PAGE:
Freaking Out over Friday the 13th? Skeptics Say “Relax”!


For Immediate Release: May 9, 2005
Contact: Jefferson Seaver, Communications
press@centerforinquiry.org - (207) 358-9785

AMHERST, N.Y. (May 9, 2005)—Friday the 13th is always a stressful day for

friggatriskaidekaphobes

—people with an overwhelming fear of Friday the 13th. (The term has its origins in Nordic mythology—the goddess Frigga is the namesake of the sixth day of the week—and ancient Greek—

triskaideka

means "thirteen.") According to a 1996 Gallup poll, 9 percent of Americans, or about 26.5 million people, say they are superstitious about the number 13.

The Committee for the Scientific Investigation of Claims of the Paranormal (CSICOP), publisher of

Skeptical Inquirer

magazine, has been examining superstitions for 25 years. CSICOP's resident friggatriskaidekaphobiologists have plenty to say about the origins of this fear of all Fridays numbered thirteen. By easing fears of the unknown, or by raising alertness in certain situations, superstitions can provide the illusion of knowledge and control.

British psychologist and CSICOP Fellow Richard Wiseman, writing for the May/June 2003 issue of

Skeptical Inquirer

, found in his research that being lucky or unlucky has far more to do with attitude and personality than the date. In an article titled "The Luck Factor," Wiseman writes: "Lucky people generate their own good fortune via four basic principles. They are skilled at creating and noticing chance opportunities, make lucky decisions by listening to their intuition, create self-fulfilling prophesies via positive expectation, and adopt a resilient attitude that transforms bad luck into good." Superstitions such as fear of Friday the 13th represent people's attempts to control the elusive factors, says Wiseman.

How did thirteen get such a bad reputation? To understand, one needs to know the history of twelve, says CSICOP Senior Research Fellow Joe Nickell. "The number twelve has traditionally represented completeness in mythologies and religions around the world," says Nickell. "There are twelve months of the year, twelve chief gods of Olympus, twelve signs of the zodiac, and twelve apostles of Jesus. Thirteen exists just one digit beyond twelve, and is symbolic of the first departure from divine completeness or the initial step towards evil."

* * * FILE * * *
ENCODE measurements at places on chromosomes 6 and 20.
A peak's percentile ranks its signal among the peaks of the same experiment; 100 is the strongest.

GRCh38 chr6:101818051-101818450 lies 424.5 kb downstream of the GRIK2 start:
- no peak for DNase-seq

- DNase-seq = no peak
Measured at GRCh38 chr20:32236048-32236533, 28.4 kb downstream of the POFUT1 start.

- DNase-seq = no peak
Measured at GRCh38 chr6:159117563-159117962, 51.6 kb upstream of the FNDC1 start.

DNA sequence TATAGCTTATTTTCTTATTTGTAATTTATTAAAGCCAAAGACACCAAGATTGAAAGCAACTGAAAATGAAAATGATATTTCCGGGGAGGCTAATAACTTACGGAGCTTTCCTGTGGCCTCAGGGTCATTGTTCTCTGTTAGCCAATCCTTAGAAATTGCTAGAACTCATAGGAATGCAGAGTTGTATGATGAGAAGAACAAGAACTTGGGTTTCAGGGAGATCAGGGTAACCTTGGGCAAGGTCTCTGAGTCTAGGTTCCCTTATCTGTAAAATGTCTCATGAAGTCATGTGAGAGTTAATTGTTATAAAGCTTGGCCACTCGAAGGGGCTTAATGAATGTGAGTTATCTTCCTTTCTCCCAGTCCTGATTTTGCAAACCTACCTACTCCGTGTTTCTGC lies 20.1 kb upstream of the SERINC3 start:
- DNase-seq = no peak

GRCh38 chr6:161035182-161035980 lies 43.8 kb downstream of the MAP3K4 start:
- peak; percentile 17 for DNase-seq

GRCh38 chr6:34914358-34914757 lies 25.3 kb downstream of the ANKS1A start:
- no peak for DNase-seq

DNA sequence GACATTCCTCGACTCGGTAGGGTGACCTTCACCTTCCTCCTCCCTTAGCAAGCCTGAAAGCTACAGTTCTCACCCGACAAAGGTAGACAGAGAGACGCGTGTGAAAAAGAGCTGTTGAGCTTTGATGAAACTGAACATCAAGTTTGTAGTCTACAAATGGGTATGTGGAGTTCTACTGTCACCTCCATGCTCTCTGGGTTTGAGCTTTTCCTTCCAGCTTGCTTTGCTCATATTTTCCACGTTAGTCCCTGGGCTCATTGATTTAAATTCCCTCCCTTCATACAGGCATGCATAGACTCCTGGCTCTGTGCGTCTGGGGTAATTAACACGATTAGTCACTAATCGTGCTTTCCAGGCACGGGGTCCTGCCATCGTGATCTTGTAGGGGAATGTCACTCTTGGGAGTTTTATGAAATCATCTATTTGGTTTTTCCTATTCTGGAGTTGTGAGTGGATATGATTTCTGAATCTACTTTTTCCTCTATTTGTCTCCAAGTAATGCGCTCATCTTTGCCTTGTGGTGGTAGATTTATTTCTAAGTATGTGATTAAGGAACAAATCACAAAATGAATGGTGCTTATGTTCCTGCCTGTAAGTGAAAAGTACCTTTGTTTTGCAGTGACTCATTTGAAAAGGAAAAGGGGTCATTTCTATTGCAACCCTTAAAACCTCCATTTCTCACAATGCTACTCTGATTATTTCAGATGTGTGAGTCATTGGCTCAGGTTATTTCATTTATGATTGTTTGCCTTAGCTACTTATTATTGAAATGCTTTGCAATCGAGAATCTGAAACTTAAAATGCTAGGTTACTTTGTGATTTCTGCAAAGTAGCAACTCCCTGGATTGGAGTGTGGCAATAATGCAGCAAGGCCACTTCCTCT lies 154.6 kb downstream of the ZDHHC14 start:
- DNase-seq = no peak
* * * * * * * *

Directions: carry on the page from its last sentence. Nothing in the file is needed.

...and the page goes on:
Friday has an equally bad history, Nickell points out. According to some traditions, Eve gave the apple to Adam on Friday, the great flood began on a Friday, the Temple of Solomon was destroyed on a Friday, execution day was Friday in ancient Rome, and Good Friday exists because it is the reported day of Jesus' crucifixion. An English schoolboy allegedly proved mathematically that thirteen, when examined over a 400-year period, falls on Friday more than any day of the year. (He was thirteen years old at the time, of course.)

Yet the number 13 has a lesser-known role as a

lucky

number: At the birth of our nation, thirteen colonies formed the original United States of America, a baker's dozen is considered a fortunate bargain, and if you are Jewish, age thirteen is your lucky time for a bar or bat mitzvah.



Skeptical Inquirer


is the official journal of the Committee for the Scientific Investigation of Claims of the Paranormal (CSICOP), a nonprofit scientific and educational organization founded in 1976 by Paul Kurtz, Isaac Asimov, Carl Sagan and other prominent academics, scientists, and writers. CSICOP encourages the critical investigation of paranormal and fringe-science claims from a responsible, scientific point of view. Learn more about CSICOP and

S.I.

at

www.csicop.org

.

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The Center for Inquiry (CFI) is a nonprofit educational, advocacy, and research organization headquartered in Amherst, New York, with executive offices in Washington, D.C. It is also home to the Richard Dawkins Foundation for Reason & Science, the Committee for Skeptical Inquiry, and the Council for Secular Humanism. The Center for Inquiry strives to foster a secular society based on reason, science, freedom of inquiry, and humanist values. Visit CFI on the web at centerforinquiry.org.